Justice Workman seeks to halt impeachment trial in West Virginia Senate


    West Virginia Supreme Court Justice Margaret Workman’s legal counsel files a petition with the court Friday seeking to halt her impeachment trial in the Senate, saying the three articles of impeachment against her are unconstitutional. (West Virginia Supreme Court)<p>{/p}

    West Virginia Supreme Court Justice Margaret Workman’s legal counsel filed a petition with the court Friday seeking to halt her impeachment trial in the Senate, saying the three articles of impeachment against her are unconstitutional.

    In the more than 40-page filing, Workman’s lawyers argue that her Oct. 15 trial should be halted because the articles of impeachment violate the doctrine of separation of powers, the state constitutional precedent regarding the appointment of senior-status judges and her due process rights.

    The petition also claims the articles of impeachment are null and void because the resolution authorizing them was never adopted by the House.

    On Aug. 13 and Aug. 14, the West Virginia House of Delegates passed three articles of impeachment against Workman, seven articles of impeachment against Justice Allen Loughry, four against former justice Robin Davis and one against Justice Beth Walker. Davis has since announced she has retired.

    Workman's impeachment articles focus on the overpayment of senior-status judges as both justice and chief justice and oversight of the court.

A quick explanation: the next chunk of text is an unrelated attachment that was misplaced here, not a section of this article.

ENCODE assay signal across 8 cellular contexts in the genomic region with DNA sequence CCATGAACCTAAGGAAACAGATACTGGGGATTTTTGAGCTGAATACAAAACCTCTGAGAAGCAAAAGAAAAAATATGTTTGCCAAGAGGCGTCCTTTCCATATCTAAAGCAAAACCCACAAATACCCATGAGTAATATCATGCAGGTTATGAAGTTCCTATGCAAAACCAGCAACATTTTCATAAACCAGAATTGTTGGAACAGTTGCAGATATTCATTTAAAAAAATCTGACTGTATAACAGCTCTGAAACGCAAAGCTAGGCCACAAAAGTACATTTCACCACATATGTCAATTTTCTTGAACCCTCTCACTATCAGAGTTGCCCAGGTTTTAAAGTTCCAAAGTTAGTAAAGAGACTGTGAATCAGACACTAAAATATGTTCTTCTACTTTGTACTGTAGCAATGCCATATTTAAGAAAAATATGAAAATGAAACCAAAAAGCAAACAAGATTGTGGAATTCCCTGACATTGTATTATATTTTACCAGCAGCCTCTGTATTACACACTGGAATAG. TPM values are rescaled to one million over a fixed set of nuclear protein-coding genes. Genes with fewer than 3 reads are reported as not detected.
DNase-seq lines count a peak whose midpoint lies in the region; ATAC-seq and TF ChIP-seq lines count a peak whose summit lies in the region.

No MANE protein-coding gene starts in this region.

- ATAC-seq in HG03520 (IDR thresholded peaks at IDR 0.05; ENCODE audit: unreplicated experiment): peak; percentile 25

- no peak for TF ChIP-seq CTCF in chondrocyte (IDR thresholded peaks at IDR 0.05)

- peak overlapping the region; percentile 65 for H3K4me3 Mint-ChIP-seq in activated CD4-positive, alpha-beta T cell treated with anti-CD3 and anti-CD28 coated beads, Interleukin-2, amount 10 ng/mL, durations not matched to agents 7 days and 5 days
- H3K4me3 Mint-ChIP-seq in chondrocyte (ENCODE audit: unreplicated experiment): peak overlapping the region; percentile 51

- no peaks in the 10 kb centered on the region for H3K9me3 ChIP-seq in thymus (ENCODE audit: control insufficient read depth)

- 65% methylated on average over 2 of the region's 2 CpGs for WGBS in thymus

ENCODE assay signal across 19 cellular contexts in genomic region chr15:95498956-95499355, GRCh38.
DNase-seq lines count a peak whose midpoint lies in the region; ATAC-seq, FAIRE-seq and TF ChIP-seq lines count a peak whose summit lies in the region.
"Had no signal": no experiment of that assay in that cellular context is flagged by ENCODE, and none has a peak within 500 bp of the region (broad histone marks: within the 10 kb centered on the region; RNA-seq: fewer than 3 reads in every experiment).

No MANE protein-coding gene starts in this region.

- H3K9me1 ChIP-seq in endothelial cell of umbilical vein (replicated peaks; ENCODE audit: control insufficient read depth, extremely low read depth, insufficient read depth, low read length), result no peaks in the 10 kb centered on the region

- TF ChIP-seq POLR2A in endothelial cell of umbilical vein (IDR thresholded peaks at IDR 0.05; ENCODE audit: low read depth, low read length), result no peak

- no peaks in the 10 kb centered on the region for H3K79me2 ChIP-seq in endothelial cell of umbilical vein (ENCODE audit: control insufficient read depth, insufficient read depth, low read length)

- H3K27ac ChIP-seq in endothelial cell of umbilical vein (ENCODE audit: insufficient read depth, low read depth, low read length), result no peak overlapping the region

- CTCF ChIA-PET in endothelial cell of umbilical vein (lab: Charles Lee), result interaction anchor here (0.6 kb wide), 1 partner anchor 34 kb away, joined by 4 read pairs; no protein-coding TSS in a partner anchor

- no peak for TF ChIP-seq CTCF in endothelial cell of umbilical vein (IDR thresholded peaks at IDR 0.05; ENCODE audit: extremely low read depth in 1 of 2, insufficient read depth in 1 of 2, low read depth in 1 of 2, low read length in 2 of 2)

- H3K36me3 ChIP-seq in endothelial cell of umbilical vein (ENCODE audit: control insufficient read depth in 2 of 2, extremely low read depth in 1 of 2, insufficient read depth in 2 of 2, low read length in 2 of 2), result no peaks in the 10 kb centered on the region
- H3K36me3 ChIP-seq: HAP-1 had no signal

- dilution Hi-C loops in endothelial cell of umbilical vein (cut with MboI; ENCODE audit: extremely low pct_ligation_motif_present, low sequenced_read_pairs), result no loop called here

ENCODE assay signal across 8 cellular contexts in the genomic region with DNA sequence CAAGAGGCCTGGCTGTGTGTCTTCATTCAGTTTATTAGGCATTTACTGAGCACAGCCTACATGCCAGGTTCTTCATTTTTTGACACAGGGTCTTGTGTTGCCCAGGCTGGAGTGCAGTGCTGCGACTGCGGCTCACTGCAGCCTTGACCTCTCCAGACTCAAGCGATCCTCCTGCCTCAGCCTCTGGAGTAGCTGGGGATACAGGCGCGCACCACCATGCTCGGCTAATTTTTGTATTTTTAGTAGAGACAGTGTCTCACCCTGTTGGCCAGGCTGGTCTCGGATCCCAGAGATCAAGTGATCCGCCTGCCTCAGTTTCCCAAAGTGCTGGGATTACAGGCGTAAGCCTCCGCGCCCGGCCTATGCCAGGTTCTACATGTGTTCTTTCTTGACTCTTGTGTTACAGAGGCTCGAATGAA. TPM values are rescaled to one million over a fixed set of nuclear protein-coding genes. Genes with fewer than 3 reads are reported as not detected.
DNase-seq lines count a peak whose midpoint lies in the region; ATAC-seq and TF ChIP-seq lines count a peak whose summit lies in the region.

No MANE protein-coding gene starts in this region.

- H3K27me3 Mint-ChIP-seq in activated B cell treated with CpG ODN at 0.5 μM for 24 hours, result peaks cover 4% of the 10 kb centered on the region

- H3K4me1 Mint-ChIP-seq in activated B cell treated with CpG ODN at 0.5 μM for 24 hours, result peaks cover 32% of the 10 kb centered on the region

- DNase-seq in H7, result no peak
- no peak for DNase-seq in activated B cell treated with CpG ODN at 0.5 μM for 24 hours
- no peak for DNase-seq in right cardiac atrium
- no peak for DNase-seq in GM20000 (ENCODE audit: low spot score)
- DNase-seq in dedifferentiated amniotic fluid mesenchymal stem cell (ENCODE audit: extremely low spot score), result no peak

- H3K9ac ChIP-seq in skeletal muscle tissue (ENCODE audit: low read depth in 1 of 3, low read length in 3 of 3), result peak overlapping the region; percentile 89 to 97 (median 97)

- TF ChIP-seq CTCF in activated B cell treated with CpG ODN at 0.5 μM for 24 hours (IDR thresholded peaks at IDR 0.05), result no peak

It appeared at one point a deal had been worked out that called for the articles of impeachment against Workman and Walker to be dropped in exchange for censure and a reprimand. The proposed agreement worked out between the House managers and the justices and their attorneys, however, was rejected Sept. 11 by the Senate.

    The Senate decided to proceed with the trials after Senate President Mitch Carmichael agreed with Majority Leader Ryan Ferns, R-Ohio, who made the point he did not believe it was proper for the Senate to consider the proposed resolution since the Senate had not considered any evidence in impeachment trials.

    Judge Paul Farrell, who is acting as a justice in the case, set trial dates for Workman for Oct. 15, Walker for Oct. 1, former justice Robin Davis for Oct. 29 and suspended Justice Allen Loughry for Nov. 12.

    In the petition for Workman seeking to halt her impeachment trial, the conclusion said, “This writ is not intended to provide a constitutional crisis; it is intended to prevent one. Our Constitution assigns to the Legislature the sole power to impeach and convict public officials, including justices of this court. Indeed, the Legislature’s power to impeach is an essential check and balance on executive and judicial power. At the pre-trial conferences before the Senate, several legislators referenced the public’s lack of trust in the judiciary as a result of the spending reported in the news media. Similarly, to have trust in the impeachment process, the public needs the Legislature to follow the law.”

    Workman, Walker and Farrell have disqualified themselves from hearing Workman's case. Circuit Judge James A. Matish, 15th Judicial Circuit (Harrison County) has been appointed as acting justice to hear Workman's case.

    Below is a copy of the Workman petition:

    News In Photos

      Loading ...